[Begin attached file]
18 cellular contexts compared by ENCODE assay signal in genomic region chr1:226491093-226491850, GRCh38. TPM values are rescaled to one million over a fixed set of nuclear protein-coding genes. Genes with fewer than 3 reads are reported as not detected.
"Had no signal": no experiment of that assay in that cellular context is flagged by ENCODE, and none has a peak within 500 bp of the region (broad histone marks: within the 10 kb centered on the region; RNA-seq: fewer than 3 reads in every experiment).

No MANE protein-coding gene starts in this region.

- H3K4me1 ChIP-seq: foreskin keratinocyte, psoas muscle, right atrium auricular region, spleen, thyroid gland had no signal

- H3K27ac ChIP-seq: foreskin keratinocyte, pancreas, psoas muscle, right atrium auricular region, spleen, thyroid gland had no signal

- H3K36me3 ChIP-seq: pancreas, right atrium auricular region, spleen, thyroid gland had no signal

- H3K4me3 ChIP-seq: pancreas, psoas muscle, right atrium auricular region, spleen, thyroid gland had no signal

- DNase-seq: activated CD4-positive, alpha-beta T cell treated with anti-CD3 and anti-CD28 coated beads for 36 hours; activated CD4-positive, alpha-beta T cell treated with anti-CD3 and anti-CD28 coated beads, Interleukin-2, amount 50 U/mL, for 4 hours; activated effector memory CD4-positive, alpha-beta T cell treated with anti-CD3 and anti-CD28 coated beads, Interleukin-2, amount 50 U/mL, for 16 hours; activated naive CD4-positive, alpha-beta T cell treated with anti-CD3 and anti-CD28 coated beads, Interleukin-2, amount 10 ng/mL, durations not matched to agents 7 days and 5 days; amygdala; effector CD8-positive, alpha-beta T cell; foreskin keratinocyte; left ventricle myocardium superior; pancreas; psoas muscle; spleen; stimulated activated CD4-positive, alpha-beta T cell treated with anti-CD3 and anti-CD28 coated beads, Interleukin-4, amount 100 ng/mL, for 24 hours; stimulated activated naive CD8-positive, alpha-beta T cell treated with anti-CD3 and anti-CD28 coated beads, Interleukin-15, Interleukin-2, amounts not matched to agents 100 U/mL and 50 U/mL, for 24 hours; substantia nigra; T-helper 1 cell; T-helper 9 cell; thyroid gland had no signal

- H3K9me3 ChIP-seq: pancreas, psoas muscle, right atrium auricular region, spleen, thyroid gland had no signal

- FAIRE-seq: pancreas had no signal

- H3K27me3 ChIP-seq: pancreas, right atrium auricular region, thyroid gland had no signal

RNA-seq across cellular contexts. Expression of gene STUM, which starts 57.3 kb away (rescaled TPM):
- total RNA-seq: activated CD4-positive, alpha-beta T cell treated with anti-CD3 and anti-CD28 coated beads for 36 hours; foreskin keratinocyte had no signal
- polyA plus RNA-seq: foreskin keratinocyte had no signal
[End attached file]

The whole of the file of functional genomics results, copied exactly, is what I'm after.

18 cellular contexts compared by ENCODE assay signal in genomic region chr1:226491093-226491850, GRCh38. TPM values are rescaled to one million over a fixed set of nuclear protein-coding genes. Genes with fewer than 3 reads are reported as not detected.
"Had no signal": no experiment of that assay in that cellular context is flagged by ENCODE, and none has a peak within 500 bp of the region (broad histone marks: within the 10 kb centered on the region; RNA-seq: fewer than 3 reads in every experiment).

No MANE protein-coding gene starts in this region.

- H3K4me1 ChIP-seq: foreskin keratinocyte, psoas muscle, right atrium auricular region, spleen, thyroid gland had no signal

- H3K27ac ChIP-seq: foreskin keratinocyte, pancreas, psoas muscle, right atrium auricular region, spleen, thyroid gland had no signal

- H3K36me3 ChIP-seq: pancreas, right atrium auricular region, spleen, thyroid gland had no signal

- H3K4me3 ChIP-seq: pancreas, psoas muscle, right atrium auricular region, spleen, thyroid gland had no signal

- DNase-seq: activated CD4-positive, alpha-beta T cell treated with anti-CD3 and anti-CD28 coated beads for 36 hours; activated CD4-positive, alpha-beta T cell treated with anti-CD3 and anti-CD28 coated beads, Interleukin-2, amount 50 U/mL, for 4 hours; activated effector memory CD4-positive, alpha-beta T cell treated with anti-CD3 and anti-CD28 coated beads, Interleukin-2, amount 50 U/mL, for 16 hours; activated naive CD4-positive, alpha-beta T cell treated with anti-CD3 and anti-CD28 coated beads, Interleukin-2, amount 10 ng/mL, durations not matched to agents 7 days and 5 days; amygdala; effector CD8-positive, alpha-beta T cell; foreskin keratinocyte; left ventricle myocardium superior; pancreas; psoas muscle; spleen; stimulated activated CD4-positive, alpha-beta T cell treated with anti-CD3 and anti-CD28 coated beads, Interleukin-4, amount 100 ng/mL, for 24 hours; stimulated activated naive CD8-positive, alpha-beta T cell treated with anti-CD3 and anti-CD28 coated beads, Interleukin-15, Interleukin-2, amounts not matched to agents 100 U/mL and 50 U/mL, for 24 hours; substantia nigra; T-helper 1 cell; T-helper 9 cell; thyroid gland had no signal

- H3K9me3 ChIP-seq: pancreas, psoas muscle, right atrium auricular region, spleen, thyroid gland had no signal

- FAIRE-seq: pancreas had no signal

- H3K27me3 ChIP-seq: pancreas, right atrium auricular region, thyroid gland had no signal

RNA-seq across cellular contexts. Expression of gene STUM, which starts 57.3 kb away (rescaled TPM):
- total RNA-seq: activated CD4-positive, alpha-beta T cell treated with anti-CD3 and anti-CD28 coated beads for 36 hours; foreskin keratinocyte had no signal
- polyA plus RNA-seq: foreskin keratinocyte had no signal